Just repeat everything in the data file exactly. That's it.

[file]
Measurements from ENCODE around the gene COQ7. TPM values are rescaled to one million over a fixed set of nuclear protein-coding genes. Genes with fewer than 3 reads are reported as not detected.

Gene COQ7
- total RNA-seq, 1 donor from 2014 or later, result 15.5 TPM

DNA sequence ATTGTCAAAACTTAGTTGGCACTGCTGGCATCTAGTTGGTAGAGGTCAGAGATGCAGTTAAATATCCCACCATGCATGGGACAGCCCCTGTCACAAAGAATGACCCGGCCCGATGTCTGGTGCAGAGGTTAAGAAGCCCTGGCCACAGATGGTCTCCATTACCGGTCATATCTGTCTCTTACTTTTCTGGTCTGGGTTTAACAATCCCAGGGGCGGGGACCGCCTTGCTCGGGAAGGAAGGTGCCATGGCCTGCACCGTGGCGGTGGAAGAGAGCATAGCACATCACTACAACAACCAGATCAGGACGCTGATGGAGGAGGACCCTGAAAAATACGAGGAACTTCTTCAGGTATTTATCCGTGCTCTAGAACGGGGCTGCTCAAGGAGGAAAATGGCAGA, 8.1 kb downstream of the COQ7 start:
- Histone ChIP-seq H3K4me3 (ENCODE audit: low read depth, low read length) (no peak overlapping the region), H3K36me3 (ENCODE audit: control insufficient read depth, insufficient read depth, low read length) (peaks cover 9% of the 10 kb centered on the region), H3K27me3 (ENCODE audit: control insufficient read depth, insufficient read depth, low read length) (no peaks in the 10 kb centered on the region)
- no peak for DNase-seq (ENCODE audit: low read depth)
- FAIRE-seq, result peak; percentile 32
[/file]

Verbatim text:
Measurements from ENCODE around the gene COQ7. TPM values are rescaled to one million over a fixed set of nuclear protein-coding genes. Genes with fewer than 3 reads are reported as not detected.

Gene COQ7
- total RNA-seq, 1 donor from 2014 or later, result 15.5 TPM

DNA sequence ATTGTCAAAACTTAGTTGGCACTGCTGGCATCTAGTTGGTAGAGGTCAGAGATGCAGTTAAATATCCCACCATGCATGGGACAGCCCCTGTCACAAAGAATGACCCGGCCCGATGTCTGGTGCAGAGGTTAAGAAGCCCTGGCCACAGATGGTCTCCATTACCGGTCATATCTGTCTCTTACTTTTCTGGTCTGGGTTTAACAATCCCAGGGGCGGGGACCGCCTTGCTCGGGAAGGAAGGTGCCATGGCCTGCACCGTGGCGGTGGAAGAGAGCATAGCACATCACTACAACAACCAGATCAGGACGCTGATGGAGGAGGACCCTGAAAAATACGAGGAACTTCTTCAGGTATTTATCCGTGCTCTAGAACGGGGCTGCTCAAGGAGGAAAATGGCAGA, 8.1 kb downstream of the COQ7 start:
- Histone ChIP-seq H3K4me3 (ENCODE audit: low read depth, low read length) (no peak overlapping the region), H3K36me3 (ENCODE audit: control insufficient read depth, insufficient read depth, low read length) (peaks cover 9% of the 10 kb centered on the region), H3K27me3 (ENCODE audit: control insufficient read depth, insufficient read depth, low read length) (no peaks in the 10 kb centered on the region)
- no peak for DNase-seq (ENCODE audit: low read depth)
- FAIRE-seq, result peak; percentile 32